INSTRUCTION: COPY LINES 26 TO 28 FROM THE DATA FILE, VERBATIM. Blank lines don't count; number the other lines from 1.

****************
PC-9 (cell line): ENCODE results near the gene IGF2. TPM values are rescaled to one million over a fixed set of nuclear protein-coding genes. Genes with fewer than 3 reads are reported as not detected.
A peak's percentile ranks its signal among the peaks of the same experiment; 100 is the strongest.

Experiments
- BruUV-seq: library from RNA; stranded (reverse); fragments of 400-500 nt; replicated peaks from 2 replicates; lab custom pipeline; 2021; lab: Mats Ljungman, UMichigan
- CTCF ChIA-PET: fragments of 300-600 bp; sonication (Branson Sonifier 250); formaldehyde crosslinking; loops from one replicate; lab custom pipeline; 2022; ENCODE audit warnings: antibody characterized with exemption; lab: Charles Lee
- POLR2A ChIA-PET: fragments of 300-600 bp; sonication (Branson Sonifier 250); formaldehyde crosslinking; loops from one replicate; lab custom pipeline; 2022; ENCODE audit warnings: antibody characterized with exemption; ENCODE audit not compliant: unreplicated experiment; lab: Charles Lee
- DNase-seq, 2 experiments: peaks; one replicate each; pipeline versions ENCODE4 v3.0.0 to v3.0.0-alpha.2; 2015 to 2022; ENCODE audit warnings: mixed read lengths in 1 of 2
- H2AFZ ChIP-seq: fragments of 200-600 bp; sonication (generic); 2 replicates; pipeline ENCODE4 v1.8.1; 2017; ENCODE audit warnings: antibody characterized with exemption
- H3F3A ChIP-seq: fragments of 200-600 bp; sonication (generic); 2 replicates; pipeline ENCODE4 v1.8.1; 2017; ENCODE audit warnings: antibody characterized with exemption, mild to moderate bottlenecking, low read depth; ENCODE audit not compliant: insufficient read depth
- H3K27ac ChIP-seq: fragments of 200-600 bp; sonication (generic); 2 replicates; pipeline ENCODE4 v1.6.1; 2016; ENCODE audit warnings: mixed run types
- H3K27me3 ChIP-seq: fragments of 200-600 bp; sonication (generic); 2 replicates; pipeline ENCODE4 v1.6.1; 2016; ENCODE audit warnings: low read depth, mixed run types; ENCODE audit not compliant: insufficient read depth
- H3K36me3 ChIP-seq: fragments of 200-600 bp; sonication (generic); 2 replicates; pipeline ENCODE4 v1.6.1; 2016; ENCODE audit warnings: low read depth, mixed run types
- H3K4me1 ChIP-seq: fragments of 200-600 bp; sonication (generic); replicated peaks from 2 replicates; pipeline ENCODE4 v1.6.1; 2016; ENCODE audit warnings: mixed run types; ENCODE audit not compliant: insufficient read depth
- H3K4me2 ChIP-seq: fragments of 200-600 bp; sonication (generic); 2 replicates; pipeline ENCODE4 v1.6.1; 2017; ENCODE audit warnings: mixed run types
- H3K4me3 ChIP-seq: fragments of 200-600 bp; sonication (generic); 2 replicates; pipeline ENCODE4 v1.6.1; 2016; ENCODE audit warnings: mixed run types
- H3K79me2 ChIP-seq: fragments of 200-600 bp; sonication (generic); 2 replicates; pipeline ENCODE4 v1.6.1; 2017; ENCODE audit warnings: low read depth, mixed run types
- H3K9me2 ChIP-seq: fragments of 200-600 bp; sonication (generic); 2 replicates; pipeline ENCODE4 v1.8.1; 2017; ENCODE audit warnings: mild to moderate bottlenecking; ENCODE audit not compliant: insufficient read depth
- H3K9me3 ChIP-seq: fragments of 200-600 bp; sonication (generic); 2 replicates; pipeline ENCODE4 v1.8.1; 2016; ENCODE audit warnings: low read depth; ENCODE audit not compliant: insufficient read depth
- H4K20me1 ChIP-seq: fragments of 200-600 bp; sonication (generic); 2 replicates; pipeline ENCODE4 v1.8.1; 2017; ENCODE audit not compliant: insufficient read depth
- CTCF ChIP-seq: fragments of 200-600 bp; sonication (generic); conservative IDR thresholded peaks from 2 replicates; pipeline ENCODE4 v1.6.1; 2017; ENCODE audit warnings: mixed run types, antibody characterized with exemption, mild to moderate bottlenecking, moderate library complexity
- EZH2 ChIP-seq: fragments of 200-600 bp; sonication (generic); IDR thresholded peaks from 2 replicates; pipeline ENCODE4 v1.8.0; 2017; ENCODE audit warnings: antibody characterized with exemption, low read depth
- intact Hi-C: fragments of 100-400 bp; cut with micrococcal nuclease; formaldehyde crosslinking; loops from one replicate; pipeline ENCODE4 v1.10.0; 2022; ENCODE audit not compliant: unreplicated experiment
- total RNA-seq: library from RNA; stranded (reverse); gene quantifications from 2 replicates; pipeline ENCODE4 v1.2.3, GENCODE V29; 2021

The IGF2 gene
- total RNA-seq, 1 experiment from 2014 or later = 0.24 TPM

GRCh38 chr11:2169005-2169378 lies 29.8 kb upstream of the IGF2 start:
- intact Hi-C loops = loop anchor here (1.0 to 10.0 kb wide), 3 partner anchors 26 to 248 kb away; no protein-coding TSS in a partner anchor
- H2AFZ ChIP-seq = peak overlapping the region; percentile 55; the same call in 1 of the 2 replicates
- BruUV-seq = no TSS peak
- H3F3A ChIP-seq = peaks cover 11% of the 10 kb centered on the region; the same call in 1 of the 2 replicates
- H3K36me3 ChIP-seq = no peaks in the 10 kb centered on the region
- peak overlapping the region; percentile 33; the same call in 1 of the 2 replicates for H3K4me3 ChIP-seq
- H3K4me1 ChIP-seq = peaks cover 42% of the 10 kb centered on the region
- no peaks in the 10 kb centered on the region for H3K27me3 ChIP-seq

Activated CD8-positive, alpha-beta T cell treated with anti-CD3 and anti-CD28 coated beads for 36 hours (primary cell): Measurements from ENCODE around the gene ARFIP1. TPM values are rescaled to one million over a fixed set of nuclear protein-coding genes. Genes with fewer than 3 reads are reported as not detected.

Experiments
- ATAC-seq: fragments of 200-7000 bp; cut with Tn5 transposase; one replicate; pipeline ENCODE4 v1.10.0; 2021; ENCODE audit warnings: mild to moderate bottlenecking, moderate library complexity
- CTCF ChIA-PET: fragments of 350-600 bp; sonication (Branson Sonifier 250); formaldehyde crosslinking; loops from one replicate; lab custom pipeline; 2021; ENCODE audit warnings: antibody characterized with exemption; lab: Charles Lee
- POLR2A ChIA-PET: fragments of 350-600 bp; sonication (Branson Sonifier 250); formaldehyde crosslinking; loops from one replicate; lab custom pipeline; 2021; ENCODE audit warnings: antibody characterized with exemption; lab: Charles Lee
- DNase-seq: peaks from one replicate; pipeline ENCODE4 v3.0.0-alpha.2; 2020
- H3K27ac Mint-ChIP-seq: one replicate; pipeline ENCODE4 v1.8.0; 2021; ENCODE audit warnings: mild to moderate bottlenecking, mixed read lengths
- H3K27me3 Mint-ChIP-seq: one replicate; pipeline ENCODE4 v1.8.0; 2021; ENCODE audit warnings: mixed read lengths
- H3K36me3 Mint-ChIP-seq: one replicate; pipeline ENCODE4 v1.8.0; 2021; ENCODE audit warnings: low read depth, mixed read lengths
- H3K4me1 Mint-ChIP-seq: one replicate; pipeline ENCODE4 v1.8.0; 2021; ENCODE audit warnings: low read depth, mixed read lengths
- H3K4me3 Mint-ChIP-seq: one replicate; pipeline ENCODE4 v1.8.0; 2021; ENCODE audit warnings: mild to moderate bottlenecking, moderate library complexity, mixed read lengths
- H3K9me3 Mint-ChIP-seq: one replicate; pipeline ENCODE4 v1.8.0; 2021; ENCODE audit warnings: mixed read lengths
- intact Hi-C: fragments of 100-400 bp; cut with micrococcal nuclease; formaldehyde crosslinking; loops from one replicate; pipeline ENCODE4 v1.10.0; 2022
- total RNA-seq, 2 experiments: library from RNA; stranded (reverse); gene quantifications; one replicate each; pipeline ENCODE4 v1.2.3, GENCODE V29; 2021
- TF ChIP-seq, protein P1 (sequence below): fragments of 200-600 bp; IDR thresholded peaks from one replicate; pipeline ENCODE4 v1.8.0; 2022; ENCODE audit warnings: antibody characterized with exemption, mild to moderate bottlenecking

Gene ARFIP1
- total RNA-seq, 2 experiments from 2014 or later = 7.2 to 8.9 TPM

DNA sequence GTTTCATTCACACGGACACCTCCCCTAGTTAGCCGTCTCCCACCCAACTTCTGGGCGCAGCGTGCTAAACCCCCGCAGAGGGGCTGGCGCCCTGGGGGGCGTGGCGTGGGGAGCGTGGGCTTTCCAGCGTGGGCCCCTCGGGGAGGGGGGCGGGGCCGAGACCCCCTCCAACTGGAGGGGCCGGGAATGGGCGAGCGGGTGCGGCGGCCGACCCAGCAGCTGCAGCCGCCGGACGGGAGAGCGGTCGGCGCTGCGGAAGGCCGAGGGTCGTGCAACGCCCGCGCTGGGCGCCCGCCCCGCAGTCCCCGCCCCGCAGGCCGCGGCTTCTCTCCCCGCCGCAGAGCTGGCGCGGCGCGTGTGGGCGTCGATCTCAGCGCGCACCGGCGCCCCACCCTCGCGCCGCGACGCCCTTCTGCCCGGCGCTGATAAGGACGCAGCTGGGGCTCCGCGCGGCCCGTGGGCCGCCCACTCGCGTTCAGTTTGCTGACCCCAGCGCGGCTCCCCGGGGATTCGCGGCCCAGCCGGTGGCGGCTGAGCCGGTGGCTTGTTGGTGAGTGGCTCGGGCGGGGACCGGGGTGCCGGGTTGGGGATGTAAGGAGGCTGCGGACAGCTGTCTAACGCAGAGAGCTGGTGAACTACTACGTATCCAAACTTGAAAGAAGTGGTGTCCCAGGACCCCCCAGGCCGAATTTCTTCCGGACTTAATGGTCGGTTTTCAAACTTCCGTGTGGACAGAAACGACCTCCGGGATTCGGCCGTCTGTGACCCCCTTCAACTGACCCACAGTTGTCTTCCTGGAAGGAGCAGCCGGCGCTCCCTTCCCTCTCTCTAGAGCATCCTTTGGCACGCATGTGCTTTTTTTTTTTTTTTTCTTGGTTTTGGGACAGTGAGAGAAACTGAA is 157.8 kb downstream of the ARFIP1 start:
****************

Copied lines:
GRCh38 chr11:2169005-2169378 lies 29.8 kb upstream of the IGF2 start:
- intact Hi-C loops = loop anchor here (1.0 to 10.0 kb wide), 3 partner anchors 26 to 248 kb away; no protein-coding TSS in a partner anchor
- H2AFZ ChIP-seq = peak overlapping the region; percentile 55; the same call in 1 of the 2 replicates